Firefox and USB iconsIn the last couple of weeks the reality of a portable Firefox browser became a reality. Not so much because there were not portable versions before, but that the idea seem to be catching on and the 1.5 release seems to now be available. So what exactly is a portable Firefox browser mean?

Today, we have access to more computers and while the idea of using a ASP (application service provider) seems appealing, right now most people just want to take their browser settings with them. For example, say you have access to a computer lab, but you do not want to leave your settings on a shared computer. The solution is an inexpensive flash drive and a customized version of Firefox which allows you to keep all your settings on the flash drive. This means you can take all your cookies, password logins, bookmarks, and even use all your favorite extensions. There are also portable versions of Thunderbird, the Mozilla email client, but in the case of email most people prefer HotMail or GMail to a portable application. Here are a few places to try in case you need a portable Firefox.

Portable Firefox at PortableApps

The recently launched website has a full library of all kinds of portable apps you can use on your USB flash drive. The main ones are opensource related like OpenOffice and all the Mozilla apps, including Firefox, Thunderbird, and Nvu the web editor. Most apps can be started by clicking an icon that sets up the application to run without writing data to the main hard drive. The best thing of all is that all these apps work on any portable drive, or if you want use them on a local hard drive and then just copy them to a flash drive and you have all your settings with you. It really makes me wonder why Windows does not work this way to begin with!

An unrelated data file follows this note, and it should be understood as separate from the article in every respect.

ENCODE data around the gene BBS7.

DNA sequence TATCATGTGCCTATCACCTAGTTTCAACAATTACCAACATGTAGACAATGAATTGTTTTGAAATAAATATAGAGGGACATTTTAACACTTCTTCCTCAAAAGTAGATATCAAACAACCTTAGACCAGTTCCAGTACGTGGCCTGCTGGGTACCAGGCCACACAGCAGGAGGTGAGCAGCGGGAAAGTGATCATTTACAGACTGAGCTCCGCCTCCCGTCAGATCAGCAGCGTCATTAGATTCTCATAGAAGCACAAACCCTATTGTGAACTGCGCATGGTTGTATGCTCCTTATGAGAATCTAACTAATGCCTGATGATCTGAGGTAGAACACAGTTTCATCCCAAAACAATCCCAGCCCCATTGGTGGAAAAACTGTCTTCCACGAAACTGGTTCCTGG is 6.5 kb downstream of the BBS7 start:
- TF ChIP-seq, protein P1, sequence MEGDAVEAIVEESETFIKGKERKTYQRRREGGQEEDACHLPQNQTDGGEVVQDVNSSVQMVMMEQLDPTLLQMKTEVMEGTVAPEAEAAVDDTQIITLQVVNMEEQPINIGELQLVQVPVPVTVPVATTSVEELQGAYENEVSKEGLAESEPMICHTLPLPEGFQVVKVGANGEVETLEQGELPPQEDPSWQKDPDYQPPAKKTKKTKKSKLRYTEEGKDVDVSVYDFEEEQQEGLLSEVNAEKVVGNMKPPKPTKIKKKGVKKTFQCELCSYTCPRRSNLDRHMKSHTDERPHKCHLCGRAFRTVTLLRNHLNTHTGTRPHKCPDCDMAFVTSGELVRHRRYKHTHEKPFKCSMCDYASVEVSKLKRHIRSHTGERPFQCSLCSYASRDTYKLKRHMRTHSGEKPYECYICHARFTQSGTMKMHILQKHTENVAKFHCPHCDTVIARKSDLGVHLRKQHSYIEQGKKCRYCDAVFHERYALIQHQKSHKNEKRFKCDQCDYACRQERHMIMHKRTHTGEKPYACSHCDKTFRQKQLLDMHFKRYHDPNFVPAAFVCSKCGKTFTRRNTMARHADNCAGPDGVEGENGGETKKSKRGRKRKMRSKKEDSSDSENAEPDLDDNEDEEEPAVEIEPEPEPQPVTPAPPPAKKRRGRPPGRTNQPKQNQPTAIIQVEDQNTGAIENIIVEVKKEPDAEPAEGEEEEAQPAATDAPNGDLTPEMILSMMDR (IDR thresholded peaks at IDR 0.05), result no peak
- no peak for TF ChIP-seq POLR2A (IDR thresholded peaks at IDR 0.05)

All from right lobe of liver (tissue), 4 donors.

U3 Firefox

Some brands of USB flash drives are U3 drives. These drives come with an application launcher and special software that runs U3 applications in a special environment, so that no data is written to the main computer’s hard drive at all. The difference between Portable Apps and U3 apps is that most U3 apps are not free. U3 is essentially a platform, and software vendors can make their apps U3 apps and then sell them just like regular Windows applications. Some apps though are free, like Firefox and Thunderbird. If you do not have a flash drive yet, you might consider a U3 drive since it makes application management easier. has a Software Central area which lists all applications that are available.

Portable Firefox Re-Loaded

You will find that plenty of people are revising John Haller’s Portable Firefox version to fit certain needs, like being able to have a portable version that runs on Mac OS X. The more interesting one is Cross-platform Portable Firefox, which claims to be able to run on Windows and Mac OS X at the same time. This is done by using a script for OS X to make the profile work correctly. Confused? Wait till Mac Firefox for Intel comes out, imagine how confusing that is going to be! But if you only want a straight OS X portable version, then you can try’s Portable Firefox OS X version.


Personally if you are not a computer wizard, your best bet is to get a U3 drive and use one of the versions off of their site. Most likely by the time you read this, most U3 drives will come prepackaged with Firefox anyway. If you prefer an empty flash drive, then John Haller’s Portable Firefox seems to be the standard.